You Must Disclose This About Malpractice Insurance

If you don’t have, or drop, malpractice insurance, here’s what you must do.

Under California Rules of Professional Conduct 1.4.2 (replacing former Cal Rules of Prof Cond 3-410), lawyers must disclose in writing the absence of professional liability insurance.

This disclosure must be made directly to a client at the outset of the attorney-client relationship when the lawyer knows or reasonably should know that the total amount of time to be used in representing the client will exceed 4 hours. This rule applies to both new clients and new engagements with returning clients.

And if a lawyer had professional liability insurance when the representation started but later lost it, the lawyer must inform the client in writing within 30 days of when the lawyer knows or reasonably should know that he or she no longer has the insurance . Cal Rules of Prof Cond 1.4.2.

There are some notable exceptions to Rule 1.4.2. It doesn’t apply to:

  1. a lawyer who knows or reasonably should know at the time of  engagement that the representation won’t exceed four hours (but if it does, the lawyer must comply with the rules);
  2. a lawyer who works as a government lawyer or in-house counsel when representing or providing legal advice to a client in that capacity (this doesn’t apply to, for example, outside counsel for a private or governmental entity, or to counsel retained by an insurer to represent an insured);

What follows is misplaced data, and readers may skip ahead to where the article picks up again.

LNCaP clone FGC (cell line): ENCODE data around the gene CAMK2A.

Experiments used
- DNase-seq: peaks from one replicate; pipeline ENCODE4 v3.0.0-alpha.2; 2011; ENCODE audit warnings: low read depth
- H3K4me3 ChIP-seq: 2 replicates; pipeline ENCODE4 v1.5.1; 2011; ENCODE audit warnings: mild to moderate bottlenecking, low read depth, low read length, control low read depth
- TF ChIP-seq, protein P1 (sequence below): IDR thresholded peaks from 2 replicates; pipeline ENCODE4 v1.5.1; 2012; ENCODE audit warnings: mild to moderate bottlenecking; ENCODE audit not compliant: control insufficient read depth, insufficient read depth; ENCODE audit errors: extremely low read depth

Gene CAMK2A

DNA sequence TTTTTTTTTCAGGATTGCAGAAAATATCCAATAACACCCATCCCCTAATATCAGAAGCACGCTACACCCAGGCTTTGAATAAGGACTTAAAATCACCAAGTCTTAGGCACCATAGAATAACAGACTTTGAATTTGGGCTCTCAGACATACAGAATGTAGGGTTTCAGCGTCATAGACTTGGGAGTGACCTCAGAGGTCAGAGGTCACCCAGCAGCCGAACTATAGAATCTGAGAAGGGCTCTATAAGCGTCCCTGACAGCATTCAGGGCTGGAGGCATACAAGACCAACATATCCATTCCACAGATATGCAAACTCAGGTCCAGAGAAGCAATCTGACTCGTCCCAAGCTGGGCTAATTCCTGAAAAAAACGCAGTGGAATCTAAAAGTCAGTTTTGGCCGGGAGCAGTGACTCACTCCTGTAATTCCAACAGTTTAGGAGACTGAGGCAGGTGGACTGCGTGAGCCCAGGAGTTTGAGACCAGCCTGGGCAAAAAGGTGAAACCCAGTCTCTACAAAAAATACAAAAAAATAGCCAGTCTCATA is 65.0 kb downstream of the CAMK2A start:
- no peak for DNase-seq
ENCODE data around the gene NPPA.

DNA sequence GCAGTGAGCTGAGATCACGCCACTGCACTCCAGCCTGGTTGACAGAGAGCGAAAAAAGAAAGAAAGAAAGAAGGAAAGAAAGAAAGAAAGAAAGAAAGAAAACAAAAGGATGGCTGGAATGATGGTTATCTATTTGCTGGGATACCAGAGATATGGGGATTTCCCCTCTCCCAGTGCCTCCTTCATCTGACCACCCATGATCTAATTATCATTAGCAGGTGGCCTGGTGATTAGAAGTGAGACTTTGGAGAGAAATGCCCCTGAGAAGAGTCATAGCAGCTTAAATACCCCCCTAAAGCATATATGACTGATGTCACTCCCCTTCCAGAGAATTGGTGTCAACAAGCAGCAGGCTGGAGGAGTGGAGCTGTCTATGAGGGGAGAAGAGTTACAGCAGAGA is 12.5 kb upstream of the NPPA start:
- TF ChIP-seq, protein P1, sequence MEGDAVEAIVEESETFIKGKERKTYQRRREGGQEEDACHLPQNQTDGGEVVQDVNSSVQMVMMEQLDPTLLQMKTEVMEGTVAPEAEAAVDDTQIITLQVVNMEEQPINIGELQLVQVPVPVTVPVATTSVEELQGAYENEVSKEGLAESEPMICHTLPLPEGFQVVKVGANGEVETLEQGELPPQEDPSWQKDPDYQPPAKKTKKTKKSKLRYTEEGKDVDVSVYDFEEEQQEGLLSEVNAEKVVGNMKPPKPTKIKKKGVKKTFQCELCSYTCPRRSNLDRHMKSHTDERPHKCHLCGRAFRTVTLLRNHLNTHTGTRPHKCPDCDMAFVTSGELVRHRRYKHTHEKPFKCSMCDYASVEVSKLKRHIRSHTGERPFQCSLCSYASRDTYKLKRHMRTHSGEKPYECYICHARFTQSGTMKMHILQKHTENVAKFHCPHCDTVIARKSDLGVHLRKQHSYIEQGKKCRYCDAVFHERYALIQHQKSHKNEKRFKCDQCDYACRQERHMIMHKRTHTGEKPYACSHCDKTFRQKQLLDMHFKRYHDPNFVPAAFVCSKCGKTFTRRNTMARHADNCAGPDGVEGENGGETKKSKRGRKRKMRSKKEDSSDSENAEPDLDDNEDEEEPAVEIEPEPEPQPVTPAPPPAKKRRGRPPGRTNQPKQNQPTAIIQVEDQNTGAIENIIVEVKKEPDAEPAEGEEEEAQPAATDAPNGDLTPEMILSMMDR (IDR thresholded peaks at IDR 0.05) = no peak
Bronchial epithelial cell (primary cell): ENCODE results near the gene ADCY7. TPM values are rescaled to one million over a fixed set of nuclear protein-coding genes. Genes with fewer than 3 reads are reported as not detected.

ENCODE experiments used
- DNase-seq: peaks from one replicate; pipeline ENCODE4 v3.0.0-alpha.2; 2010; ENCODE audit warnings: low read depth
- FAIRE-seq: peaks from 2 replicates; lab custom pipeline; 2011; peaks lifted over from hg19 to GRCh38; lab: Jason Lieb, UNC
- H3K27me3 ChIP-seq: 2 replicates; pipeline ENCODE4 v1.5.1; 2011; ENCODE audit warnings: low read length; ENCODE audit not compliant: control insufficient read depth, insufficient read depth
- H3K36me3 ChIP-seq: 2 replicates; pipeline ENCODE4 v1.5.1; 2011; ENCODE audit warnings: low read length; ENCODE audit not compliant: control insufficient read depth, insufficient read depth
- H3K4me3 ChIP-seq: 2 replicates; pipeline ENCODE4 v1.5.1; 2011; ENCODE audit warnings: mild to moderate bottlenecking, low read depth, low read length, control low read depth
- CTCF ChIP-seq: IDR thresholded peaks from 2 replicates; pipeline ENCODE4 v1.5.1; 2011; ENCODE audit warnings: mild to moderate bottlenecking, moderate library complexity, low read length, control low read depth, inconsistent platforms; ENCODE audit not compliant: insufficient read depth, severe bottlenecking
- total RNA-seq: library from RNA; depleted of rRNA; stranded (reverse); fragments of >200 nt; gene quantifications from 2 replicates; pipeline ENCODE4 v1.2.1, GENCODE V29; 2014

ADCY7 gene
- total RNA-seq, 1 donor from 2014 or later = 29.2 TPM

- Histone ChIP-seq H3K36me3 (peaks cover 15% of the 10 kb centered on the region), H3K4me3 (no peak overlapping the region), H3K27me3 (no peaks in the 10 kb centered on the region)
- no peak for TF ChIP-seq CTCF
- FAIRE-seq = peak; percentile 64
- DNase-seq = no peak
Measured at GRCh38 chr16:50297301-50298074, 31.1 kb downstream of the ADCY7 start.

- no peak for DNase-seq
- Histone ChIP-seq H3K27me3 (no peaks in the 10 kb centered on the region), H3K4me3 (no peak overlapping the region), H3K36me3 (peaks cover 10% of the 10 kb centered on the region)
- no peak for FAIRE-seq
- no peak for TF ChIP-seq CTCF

3. a lawyer who’s providing legal services in an emergency to avoid foreseeable prejudice to the client;
  4. a lawyer who has previously advised the client in writing that the lawyer doesn’t have professional liability insurance.

When disclosing the lack of professional liability insurance in writing, the lawyer can include it in the fee agreement or a separate letter. It should state something clear and simple like this:

Under California Rules of Professional Conduct 1.4.2, I am informing you in writing that I do not have professional liability insurance.

If it’s a situation in which professional liability insurance is no longer maintained during the representation, the lawyer should write something like this:

Under California Rules of Professional Conduct 1.4.2, I am informing you in writing that I no longer have professional liability insurance.

Get sample provisions to include in a fee agreement, including helpful guidance on when to use them, in CEB’s Fee Agreement Forms Manual, chap 1. And check out CEB’s program Fee Agreements: A Lawyer’s Most Effective Tool to Manage Expectations, Protect Themselves, and Get Paid.

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© The Regents of the University of California, 2019. Unauthorized use and/or duplication of this material without express and written permission from this blog’s author and/or owner is strictly prohibited.

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